TED Conversations

Theodore A. Hoppe

TEDCRED 200+

This conversation is closed. Start a new conversation
or join one »

Are Conductive Electronic Weapons (CEW), or as they are more commonly know, Tasers a "non lethal" weapon?

Stephen Coleman has set his TEDTalk up as a TED-Ed lesson using the term "non-lethal" for tasers. He should know better. Tasers are now being referred to as "Less Lethal" even by it maker.

"Fourth Circuit upholds multi-million dollar award in Taser death:

The jury awarded the mother and father of the young man ten million dollars. While the amount was later reduced to $5.5 million the significance of the case is that it shows that Tasers are deadly weapons when used as the company recommended, and as the evidence showed the officer was trained to use it. "

http://www.beaufortobserver.net/Articles-NEWS-and-COMMENTARY-c-2013-11-24-270015.112112-Fourth-Circuit-uphold-multimillion-dollar-award-in-Taser-death.html

I posed this question in the "guided discussion," at TED-Ed, and not only did no one responded, the question was removed.
Should TED-Ed remove the lesson?

Topics: tasers
0
Share:

Showing single comment thread. View the full conversation.

  • thumb
    Dec 4 2013: The lethality of a weapon depends solely on how it is used.

    Pillows are lethal weapons... With that said, mace and rubber bullets do not affect suspects that are under the influence of narcotics. (That's a pretty high percentage of them.)

    Only tasers are 100% effective.
    People die from tasings because they resist.
    • thumb
      Dec 4 2013: Re: People die from tasings because they resist.

      In some, but not all cases. I'll question whether you bothered to read the news story.
      It reports that, "The youth died of cardiac arrest as a result of being tasered in the chest. The evidence showed that the office used an abnormally prolonged dose of electrical current because the subject failed to be debilitated from the initial shock."
      • thumb
        Dec 5 2013: "Failed to be debilitated from the initial shock."
        • thumb
          Dec 5 2013: It's not clear what you argument is. What was the measured extent of the "initial shock?"
          Allow me t answer this for you. The story states,""abnormally prolonged."
          How much do you know about taser use?
          I know enough about tasers and taser policy to know that the chest is one of the places where you don't want to aim for because of cardiac related issues.
          Additionally, while the story does not address these facts I will ask you,
          1) How much is an "abnormally prolonged dose of electrical current (12,000 volts).
          2) What is excessive, by policing guidelines?
          2)How long did it take for EMTs to arrive at the scene?

          The defense certainly could have presented this information to the jury, if it was supportive to their case, but the jury's finding were against the police office(s).

          Take a look at the comments of the Coleman talk, and the talk, if you have not watched it.
          It's littered with YouTube videos, most are dashcams, where the police use questionable judgement when employing tasers.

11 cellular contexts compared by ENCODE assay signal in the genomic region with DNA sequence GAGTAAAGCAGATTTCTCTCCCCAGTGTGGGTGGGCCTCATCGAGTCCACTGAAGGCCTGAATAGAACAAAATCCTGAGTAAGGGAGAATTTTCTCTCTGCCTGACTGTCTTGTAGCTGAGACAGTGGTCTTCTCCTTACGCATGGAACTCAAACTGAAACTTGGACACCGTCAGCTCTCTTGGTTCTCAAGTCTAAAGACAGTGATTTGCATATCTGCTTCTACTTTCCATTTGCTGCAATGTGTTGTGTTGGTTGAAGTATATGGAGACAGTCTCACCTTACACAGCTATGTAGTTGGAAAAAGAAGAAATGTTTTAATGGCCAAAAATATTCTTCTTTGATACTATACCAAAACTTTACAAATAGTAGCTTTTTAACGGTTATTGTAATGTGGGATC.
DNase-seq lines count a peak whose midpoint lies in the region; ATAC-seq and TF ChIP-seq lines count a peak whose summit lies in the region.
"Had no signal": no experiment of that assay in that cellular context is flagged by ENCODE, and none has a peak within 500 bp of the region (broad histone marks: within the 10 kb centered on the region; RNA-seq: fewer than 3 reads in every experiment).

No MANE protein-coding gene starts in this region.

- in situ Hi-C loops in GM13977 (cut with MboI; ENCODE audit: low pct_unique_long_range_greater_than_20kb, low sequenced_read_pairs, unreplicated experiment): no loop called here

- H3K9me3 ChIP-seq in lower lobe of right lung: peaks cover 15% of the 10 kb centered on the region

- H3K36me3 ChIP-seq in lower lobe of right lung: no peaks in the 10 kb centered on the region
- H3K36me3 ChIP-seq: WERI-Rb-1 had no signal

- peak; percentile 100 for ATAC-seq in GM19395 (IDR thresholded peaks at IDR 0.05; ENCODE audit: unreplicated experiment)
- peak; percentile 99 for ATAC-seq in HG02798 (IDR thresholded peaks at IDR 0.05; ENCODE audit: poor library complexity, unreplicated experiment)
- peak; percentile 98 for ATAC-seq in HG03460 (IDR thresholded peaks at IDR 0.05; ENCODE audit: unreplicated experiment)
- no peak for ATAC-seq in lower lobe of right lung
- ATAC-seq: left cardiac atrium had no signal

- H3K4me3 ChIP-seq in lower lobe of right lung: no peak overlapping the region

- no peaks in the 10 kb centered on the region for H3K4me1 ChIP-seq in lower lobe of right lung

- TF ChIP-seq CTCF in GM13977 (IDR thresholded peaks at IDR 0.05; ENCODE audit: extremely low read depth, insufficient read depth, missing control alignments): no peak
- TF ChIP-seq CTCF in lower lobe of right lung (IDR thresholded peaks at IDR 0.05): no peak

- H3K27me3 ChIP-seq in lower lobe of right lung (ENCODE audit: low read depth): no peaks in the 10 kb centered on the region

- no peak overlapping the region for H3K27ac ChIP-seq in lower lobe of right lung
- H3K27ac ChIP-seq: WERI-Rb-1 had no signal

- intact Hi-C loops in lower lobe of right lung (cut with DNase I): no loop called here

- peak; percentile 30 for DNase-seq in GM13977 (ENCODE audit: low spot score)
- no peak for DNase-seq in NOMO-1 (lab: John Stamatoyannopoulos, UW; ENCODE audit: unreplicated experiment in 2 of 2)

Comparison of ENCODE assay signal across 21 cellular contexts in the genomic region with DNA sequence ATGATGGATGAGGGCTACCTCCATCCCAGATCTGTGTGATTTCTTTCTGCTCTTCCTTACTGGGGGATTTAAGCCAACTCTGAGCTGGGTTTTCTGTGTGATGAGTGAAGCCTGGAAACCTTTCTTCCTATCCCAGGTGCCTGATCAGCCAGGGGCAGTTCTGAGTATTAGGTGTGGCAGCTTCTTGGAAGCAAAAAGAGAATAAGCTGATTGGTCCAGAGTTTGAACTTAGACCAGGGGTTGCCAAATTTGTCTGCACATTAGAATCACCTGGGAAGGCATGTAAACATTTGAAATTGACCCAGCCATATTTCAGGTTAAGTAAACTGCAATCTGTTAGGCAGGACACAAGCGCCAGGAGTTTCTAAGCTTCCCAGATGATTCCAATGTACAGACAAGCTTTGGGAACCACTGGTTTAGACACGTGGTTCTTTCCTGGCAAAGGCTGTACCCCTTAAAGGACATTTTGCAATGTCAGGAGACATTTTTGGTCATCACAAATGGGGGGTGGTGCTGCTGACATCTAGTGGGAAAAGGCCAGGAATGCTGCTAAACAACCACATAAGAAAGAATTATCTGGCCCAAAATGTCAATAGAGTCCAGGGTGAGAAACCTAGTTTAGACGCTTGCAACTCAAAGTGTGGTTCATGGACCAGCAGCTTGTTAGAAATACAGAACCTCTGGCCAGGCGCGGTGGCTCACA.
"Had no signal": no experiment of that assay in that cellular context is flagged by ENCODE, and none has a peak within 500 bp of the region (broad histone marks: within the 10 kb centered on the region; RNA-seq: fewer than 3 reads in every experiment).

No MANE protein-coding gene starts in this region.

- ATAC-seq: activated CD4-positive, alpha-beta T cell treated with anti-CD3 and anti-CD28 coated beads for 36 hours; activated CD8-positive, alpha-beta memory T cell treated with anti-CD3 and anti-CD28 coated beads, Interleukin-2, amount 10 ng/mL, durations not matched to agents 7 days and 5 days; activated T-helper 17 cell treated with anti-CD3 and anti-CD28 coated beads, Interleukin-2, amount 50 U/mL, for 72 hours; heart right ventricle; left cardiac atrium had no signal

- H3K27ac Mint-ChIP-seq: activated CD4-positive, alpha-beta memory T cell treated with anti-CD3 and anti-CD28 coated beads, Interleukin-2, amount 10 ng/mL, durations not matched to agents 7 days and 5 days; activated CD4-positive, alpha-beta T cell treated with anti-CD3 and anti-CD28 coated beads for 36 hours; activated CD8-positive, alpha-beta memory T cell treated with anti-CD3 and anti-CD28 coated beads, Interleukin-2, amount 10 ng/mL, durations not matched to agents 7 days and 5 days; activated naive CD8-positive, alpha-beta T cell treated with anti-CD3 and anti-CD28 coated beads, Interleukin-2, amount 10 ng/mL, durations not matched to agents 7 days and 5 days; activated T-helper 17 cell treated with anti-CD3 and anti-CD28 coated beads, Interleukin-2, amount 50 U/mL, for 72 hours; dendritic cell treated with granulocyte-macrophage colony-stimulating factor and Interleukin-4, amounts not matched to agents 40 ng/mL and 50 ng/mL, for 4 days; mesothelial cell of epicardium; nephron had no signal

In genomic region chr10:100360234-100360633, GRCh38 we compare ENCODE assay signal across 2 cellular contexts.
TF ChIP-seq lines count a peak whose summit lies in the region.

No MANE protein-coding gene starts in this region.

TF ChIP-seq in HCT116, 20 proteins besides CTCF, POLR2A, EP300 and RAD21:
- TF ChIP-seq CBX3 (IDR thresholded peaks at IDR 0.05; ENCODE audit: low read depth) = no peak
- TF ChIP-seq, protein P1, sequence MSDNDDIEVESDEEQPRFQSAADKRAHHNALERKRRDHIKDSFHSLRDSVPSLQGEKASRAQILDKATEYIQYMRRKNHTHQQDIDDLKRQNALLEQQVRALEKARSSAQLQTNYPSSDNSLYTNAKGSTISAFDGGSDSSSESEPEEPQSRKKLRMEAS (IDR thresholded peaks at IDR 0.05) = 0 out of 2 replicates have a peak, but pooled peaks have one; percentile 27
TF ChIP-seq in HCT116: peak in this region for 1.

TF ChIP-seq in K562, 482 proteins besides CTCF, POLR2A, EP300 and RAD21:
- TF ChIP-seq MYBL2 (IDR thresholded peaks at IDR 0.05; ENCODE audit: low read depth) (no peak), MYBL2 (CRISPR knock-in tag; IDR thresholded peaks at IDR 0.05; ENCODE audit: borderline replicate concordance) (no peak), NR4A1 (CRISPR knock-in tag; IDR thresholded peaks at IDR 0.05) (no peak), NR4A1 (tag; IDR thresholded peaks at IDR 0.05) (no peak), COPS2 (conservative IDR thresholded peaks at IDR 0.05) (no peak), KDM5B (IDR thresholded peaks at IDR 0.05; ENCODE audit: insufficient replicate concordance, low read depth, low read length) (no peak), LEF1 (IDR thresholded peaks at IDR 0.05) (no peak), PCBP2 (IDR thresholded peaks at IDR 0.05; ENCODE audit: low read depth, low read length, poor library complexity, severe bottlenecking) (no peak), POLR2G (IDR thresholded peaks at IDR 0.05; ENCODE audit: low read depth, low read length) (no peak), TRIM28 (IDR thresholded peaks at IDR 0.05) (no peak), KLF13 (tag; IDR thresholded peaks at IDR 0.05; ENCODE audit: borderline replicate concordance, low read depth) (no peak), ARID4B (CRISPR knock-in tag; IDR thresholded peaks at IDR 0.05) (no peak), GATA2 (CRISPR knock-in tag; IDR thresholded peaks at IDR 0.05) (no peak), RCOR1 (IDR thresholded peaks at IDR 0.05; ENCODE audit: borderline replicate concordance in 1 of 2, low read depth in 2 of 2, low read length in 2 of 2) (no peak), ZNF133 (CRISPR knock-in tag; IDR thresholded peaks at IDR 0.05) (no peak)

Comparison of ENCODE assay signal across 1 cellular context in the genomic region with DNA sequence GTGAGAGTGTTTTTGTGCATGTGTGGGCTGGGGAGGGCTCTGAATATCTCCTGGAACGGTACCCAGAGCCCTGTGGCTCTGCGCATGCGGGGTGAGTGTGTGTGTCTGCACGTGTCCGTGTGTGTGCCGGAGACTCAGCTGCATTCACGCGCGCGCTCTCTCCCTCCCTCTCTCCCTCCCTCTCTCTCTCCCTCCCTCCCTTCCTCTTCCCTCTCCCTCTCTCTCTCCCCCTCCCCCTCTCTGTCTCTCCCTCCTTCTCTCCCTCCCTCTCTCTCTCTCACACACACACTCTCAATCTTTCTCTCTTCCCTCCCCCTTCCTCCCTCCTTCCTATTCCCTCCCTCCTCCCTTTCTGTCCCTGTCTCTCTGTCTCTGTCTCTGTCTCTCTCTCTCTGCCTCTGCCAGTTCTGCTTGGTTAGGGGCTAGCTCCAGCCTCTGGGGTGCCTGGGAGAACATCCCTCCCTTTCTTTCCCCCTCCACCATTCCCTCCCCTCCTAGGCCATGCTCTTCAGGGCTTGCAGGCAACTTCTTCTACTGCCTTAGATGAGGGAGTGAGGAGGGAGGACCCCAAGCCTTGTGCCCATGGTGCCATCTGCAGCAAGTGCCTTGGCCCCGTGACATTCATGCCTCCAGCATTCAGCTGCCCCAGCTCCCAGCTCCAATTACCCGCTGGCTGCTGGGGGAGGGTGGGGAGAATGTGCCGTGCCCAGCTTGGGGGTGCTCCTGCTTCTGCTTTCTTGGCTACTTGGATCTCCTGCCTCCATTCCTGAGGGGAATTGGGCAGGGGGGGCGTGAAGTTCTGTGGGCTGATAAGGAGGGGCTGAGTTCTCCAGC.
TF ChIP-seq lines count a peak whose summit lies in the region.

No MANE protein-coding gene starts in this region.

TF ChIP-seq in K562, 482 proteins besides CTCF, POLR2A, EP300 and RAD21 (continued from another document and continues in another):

The fact are, a death occurred, a taser was the cause. Non-lethal? That is the question.
      • thumb
        Dec 5 2013: "a taser was the cause"

        This is where we disagree.
        I understand now why we are debating & why this story caught your attention.

        We agree that the taser was misused, but we will likely never agree as to whether or not tasers are too dangerous a force to be used on civilians.

        I simply accept the fact that the police accidentally kill people from time-to-time.

        With that said, I vehemently oppose the idea that such a device be used on a child. This officer acted very stupidly indeed... but using tasers on violent drunks has saved many-a-life.

        Tasers have their place.
        • thumb
          Dec 5 2013: Are tasers non lethal or less lethal is this conversation, in part.
          The newspaper concluded in its commentary that, "There is, in our judgment, no question but that they are lethal weapons."
        • thumb
          Dec 6 2013: The court didn't see it your way.
      • thumb
        Dec 6 2013: And in this specific case... they were correct! This taser was misused.
        Some policemen choose tasers over mace.

        Mace debilitates everyone in the area when it is used... except on occasion for the lunatic they're trying to arrest. This makes mace a bit more dangerous to use than tasers... Not for the suspect, but for the officer. Especially so in close quarters.

        When a taser is used properly (not fired at the chest / used on children) they are a perfectly viable method a debilitating an enemy without causing them harm.

        How often do you hear of police actually having to shoot a suspect? You have tasers to thank for that.
        • thumb
          Dec 6 2013: I wouldn't bother going much further with this. Even though it seems obvious from the report that the weapon was misused he is still asserting in his argument that it was used as directed and therefore is to be considered lethal even when used as directed.

Showing single comment thread. View the full conversation.